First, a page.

“Don’t talk,” said the Bodhisattva, “let’s see what he will do.” At this time, Pilgrim and Mokṣa both stood in the air shoulder to shoulder and stared down; they found the monster-spirit laughing scornfully and saying to himself, “Brazen ape, you’re mistaken about me! What sort of person do you think that I, Holy Child, happen to be? For several times you could not prevail against me, and then you had to go and fetch some namby-pamby Bodhisattva. One blow of my lance now has made her vanish completely. Moreover, she has even left the treasure lotus platform behind. Well, let me get up there and take a seat.” Dear monster-spirit. He imitated the Bodhisattva by sitting in the middle of the platform with hands and legs folded. When he saw this, Pilgrim said, “Fine! Fine! Fine! This lotus platform has been given to someone else!”

“Wukong,” said the Bodhisattva, “what are you mumbling again?”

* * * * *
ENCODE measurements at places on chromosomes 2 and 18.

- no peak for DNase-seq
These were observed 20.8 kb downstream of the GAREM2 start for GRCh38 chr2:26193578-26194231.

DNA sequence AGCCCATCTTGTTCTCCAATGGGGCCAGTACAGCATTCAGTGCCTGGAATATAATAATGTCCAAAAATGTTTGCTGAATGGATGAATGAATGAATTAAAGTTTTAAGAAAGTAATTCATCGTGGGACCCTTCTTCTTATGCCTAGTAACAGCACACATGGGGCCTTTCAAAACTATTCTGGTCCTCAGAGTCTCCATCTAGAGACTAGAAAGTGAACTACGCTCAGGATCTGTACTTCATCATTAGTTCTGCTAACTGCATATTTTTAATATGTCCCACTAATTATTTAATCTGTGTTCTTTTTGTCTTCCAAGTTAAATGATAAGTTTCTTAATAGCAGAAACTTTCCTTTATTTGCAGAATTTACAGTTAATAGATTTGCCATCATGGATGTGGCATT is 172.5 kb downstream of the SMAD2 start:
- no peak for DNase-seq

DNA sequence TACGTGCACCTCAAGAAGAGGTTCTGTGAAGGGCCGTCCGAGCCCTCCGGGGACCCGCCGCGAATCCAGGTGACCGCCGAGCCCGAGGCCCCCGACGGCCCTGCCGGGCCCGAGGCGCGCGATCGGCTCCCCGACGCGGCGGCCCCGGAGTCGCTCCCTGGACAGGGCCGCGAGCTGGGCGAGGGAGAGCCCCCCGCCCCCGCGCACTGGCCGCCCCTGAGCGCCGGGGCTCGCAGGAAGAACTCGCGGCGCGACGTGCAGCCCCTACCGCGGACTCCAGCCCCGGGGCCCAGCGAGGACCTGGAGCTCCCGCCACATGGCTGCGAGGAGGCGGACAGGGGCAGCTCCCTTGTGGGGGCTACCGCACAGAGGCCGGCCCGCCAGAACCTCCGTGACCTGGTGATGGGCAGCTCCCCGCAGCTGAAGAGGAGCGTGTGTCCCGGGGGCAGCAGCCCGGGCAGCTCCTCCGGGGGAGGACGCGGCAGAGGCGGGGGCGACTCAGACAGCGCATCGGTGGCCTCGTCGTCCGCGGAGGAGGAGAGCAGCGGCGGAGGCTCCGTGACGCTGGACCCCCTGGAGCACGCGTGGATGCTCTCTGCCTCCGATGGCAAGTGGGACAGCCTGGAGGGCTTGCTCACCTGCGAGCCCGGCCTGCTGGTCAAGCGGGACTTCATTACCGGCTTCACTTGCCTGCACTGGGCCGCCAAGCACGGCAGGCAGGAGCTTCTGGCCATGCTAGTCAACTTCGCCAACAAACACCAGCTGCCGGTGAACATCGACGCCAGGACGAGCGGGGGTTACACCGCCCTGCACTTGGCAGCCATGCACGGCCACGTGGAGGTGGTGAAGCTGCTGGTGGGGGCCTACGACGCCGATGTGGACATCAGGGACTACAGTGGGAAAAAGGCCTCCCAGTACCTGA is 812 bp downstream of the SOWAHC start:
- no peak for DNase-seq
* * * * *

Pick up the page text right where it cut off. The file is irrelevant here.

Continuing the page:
“Mumbling what? Mumbling what?” replied Pilgrim. “I’m saying that the lotus platform has been given to someone else. Look! It’s underneath his thighs. You think he’s going to return it to you?”

“I wanted him to sit there,” said the Bodhisattva.

“Well, he’s smaller than you,” said Pilgrim, “and it seems that the seat fits him even better than it fits you.”

“Stop talking,” said the Bodhisattva, “and watch the dharma power.”

She pointed the willow twig downward and cried, “Withdraw!” All at once, flowers and leaves vanished from the lotus platform and the auspicious luminosity dispersed entirely. The monster king, you see, was sitting actually on the points of those swords. The Bodhisattva then gave this command to Mokṣa: